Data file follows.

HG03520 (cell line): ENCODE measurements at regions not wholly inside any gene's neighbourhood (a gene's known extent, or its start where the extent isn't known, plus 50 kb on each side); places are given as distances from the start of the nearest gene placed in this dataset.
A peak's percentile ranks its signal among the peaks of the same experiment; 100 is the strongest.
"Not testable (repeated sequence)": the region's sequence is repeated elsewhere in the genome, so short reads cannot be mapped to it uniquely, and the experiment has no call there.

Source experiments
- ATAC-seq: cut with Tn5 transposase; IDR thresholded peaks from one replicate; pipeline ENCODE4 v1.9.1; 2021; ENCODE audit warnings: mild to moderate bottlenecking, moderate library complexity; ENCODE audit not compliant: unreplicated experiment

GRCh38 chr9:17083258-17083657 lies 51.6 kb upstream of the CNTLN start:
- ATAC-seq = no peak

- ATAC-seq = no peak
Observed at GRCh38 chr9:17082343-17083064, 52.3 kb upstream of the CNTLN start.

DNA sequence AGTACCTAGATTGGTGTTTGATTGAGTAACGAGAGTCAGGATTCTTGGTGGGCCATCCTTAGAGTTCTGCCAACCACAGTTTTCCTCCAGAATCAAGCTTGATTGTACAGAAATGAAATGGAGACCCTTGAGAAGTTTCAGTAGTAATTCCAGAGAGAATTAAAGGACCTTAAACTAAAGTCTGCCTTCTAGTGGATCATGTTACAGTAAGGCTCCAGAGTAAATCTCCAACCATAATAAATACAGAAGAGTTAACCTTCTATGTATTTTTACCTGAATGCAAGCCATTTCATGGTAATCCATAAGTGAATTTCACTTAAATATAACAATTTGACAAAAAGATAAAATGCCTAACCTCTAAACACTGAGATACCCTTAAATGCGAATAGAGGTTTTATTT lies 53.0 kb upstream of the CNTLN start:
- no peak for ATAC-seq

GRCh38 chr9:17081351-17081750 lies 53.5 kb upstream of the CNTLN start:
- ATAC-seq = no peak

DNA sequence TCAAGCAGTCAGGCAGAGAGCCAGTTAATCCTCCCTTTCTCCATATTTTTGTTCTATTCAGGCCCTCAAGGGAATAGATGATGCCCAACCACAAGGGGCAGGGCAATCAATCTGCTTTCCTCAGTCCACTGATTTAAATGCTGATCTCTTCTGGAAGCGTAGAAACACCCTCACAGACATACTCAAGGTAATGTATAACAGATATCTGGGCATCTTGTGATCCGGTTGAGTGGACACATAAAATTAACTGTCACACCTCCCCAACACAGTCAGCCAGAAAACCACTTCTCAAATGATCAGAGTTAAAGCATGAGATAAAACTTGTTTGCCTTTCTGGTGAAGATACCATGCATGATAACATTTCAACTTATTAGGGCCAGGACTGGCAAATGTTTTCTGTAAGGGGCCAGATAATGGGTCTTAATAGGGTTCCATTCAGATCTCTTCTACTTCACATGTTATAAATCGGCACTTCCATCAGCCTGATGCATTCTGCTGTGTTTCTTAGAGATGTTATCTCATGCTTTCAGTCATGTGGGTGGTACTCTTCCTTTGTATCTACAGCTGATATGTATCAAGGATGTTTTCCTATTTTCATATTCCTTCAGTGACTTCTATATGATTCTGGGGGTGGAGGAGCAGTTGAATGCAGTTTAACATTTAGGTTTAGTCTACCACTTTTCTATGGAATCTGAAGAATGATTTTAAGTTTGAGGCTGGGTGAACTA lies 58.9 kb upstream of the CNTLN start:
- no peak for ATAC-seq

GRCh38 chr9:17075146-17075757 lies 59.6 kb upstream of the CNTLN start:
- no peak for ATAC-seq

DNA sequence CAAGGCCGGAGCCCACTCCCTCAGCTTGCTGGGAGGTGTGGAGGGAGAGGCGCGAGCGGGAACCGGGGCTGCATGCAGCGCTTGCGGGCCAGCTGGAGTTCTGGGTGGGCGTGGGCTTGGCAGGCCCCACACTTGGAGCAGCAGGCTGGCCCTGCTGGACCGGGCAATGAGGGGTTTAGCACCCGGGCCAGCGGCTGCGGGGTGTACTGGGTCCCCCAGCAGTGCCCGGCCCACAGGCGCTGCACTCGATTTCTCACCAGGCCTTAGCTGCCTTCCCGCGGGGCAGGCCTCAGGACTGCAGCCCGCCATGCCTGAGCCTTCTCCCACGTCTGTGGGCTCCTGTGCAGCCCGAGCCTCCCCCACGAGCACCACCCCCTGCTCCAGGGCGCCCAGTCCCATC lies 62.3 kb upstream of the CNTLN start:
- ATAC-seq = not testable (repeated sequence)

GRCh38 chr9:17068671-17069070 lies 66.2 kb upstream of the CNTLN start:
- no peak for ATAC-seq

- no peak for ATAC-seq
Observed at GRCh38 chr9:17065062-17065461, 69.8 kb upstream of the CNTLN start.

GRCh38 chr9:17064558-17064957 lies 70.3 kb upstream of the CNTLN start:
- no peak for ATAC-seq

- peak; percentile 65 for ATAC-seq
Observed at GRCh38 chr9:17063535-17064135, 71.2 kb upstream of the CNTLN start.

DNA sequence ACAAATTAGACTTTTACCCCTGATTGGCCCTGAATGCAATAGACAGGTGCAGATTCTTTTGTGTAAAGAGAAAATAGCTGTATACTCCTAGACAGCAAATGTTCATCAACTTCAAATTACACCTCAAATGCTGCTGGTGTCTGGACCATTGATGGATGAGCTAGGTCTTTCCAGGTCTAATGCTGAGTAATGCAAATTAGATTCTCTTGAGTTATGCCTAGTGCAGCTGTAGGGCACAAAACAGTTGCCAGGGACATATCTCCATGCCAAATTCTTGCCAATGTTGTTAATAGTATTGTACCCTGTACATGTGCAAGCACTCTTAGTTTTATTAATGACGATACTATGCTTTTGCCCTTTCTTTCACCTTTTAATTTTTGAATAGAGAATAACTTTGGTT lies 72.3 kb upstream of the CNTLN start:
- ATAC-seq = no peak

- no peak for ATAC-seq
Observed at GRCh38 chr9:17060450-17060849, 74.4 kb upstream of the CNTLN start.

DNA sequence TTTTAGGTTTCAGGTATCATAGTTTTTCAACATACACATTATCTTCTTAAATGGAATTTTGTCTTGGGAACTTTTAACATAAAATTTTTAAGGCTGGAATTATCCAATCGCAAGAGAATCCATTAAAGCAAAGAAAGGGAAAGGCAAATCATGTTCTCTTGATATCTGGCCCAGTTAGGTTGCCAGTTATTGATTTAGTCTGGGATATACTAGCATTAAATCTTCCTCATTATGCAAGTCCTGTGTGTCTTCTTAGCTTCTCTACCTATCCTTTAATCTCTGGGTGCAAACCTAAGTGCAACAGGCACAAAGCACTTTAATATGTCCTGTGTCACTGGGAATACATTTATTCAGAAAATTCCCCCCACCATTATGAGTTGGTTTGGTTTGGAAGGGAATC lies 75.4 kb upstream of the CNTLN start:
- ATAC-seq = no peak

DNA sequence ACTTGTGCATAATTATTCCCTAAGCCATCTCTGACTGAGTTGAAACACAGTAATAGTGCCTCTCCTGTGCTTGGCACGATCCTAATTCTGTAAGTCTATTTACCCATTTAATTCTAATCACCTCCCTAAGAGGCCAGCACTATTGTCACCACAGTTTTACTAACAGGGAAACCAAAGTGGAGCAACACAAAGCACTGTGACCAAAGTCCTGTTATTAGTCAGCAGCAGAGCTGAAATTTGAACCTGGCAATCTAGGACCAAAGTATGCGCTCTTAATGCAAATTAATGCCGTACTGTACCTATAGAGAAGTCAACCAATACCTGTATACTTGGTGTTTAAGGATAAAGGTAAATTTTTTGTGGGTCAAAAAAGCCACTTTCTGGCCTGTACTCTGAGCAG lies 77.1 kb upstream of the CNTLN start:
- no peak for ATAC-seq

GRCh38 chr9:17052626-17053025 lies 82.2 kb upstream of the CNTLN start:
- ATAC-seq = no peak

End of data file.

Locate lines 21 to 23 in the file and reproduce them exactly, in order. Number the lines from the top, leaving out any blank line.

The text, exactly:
- no peak for ATAC-seq

- no peak for ATAC-seq
Observed at GRCh38 chr9:17065062-17065461, 69.8 kb upstream of the CNTLN start.